Leahy’s assertion shined a bright light on the fact that committee Republicans are rushing the judge’s nomination through without disclosing a huge number of documents related to his work in the White House counsel’s office under Bush.

Grassley only requested between 10 and 15 percent of the documents from Kavanaugh’s time in Bush administration, and only 7 percent ― 457,000 documents ― have been provided to the committee. Of the documents that have been turned over, Grassley is refusing to publicly release 189,000. The committee asked for no records from Kavanaugh’s time as White House staff secretary.

Sen. Patrick Leahy (D-Vt.) questions Supreme Court nominee Judge Brett Kavanaugh.

CHIP SOMODEVILLA VIA GETTY IMAGES
Sen. Patrick Leahy (D-Vt.) questions Supreme Court nominee Judge Brett Kavanaugh.

The six emails in question related to a scandal from 2002 and 2003 in which a Republican Judiciary Committee staffer named Manny Miranda stole emails from the committee’s Democrats that included strategy memos about how they would question Bush’s judicial nominees.

Leahy alleged that Kavanaugh, in his role preparing those judicial nominees for their confirmation hearings, knew he had received these stolen emails from Miranda detailing the Democrats’ strategy on the nomination of Priscilla Owen to the U.S. Court of Appeals for the Fifth Circuit. Kavanaugh claimed in both his 2004 and 2006 confirmation hearings that if he did receive those documents, he “never knew or suspected” that they were stolen.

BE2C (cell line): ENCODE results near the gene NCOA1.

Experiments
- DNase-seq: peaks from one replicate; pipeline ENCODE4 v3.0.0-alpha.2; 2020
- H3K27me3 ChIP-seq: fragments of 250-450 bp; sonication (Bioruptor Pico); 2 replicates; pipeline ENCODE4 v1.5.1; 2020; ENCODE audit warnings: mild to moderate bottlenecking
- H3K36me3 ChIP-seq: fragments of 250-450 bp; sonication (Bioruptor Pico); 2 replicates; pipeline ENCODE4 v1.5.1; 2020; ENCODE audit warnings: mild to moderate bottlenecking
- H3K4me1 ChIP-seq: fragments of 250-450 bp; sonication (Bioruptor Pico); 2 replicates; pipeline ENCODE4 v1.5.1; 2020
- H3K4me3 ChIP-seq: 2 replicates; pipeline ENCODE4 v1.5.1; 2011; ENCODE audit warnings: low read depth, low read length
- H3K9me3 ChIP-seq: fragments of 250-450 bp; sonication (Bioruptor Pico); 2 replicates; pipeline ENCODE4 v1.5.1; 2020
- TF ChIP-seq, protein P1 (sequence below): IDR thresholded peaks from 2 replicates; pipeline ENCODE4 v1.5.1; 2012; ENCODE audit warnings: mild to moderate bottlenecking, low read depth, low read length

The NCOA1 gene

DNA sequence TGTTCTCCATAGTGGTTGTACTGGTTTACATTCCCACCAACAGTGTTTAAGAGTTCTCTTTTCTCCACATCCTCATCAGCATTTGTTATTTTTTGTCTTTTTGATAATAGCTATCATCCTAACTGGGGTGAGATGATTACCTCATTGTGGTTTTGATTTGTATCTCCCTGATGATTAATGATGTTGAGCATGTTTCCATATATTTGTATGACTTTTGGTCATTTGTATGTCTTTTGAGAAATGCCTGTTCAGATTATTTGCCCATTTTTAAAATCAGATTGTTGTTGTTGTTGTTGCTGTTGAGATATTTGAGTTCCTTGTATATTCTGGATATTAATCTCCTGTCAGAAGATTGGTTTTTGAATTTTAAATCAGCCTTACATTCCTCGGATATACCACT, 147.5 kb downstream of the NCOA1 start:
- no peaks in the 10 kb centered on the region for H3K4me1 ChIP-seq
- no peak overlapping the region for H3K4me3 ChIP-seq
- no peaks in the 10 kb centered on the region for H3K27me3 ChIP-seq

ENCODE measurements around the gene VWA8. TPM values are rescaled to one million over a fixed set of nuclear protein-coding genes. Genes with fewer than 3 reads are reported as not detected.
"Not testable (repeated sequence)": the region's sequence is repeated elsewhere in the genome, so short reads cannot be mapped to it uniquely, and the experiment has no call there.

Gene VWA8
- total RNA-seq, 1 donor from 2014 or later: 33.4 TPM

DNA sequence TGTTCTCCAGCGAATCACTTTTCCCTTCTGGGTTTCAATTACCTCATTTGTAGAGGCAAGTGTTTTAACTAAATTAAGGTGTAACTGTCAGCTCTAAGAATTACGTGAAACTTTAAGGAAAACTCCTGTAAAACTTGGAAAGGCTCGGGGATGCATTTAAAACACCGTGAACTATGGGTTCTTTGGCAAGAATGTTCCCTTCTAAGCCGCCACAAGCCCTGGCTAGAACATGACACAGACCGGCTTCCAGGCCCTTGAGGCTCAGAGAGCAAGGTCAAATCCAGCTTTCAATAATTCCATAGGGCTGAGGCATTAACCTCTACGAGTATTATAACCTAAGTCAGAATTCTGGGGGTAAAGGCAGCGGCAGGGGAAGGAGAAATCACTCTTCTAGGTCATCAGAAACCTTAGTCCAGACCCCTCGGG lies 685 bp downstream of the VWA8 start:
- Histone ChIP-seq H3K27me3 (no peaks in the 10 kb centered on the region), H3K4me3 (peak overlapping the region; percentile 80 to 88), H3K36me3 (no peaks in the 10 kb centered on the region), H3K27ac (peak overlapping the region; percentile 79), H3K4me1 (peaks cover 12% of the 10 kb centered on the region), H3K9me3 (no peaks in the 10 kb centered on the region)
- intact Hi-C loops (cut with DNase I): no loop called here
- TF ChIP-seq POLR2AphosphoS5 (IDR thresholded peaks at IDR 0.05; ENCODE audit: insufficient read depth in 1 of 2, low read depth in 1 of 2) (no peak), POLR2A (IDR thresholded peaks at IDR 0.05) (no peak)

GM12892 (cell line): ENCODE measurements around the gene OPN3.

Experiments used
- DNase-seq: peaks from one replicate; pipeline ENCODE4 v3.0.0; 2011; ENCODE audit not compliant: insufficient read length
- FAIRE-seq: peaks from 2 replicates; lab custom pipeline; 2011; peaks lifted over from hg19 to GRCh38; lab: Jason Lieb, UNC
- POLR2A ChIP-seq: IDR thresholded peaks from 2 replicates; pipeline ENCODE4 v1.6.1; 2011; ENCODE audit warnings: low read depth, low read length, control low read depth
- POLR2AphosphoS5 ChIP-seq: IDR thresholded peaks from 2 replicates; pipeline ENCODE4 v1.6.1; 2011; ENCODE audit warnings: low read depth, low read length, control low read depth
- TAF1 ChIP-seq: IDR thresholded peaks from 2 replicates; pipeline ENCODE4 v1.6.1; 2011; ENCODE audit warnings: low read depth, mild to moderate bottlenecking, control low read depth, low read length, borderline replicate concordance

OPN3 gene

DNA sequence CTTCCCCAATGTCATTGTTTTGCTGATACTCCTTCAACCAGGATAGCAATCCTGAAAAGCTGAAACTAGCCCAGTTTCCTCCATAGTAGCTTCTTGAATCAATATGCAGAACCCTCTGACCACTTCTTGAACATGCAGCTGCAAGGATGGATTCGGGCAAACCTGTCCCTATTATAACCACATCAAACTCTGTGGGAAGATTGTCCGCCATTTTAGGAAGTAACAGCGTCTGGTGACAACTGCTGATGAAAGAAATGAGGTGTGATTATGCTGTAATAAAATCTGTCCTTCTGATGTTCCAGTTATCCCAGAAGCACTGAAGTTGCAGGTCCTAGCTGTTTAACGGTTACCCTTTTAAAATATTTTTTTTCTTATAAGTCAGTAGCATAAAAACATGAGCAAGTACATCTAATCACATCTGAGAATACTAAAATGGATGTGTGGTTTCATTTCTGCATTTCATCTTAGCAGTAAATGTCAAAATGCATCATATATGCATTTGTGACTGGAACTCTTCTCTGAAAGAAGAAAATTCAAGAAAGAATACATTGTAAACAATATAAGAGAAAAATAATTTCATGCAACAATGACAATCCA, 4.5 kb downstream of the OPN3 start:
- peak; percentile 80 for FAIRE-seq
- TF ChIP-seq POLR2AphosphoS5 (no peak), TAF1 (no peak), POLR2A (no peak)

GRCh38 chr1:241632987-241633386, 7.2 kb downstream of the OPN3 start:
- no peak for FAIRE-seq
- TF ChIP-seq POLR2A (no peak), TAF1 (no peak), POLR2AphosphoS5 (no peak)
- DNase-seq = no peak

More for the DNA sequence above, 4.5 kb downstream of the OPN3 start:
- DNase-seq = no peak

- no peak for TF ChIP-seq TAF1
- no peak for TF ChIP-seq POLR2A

Under tough questioning by Leahy on Wednesday, Kavanaugh stated that what he said in 2004 and 2006 was “100 percent accurate.” Leahy’s line of questioning first focused on three emails that are available to the public, then later alluded to the six emails that are not.

Leahy brought up an email sent on July 19, 2002, from Miranda to Kavanaugh and another Bush official that, according to the senator, asked “why the Leahy people were looking into financial ties between two special interest groups and Priscilla Owen.”

Kavanaugh proceeded to read the email and concluded, “I don’t really have a specific recollection of any of this, senator, but it would have not have been unusual [to say] … ‘The Leahy people are looking into this and the Hatch people are looking into that.’”

Then Leahy asked about a January 2003 email.

“Mr. Miranda forwarded you a letter from me and other Judiciary Democrats to then-Majority Leader Tom Daschle,” the senator said. “The letter was clearly a draft. It had typos and it wasn’t signed. Somebody eventually leaked its existence to Fox News.”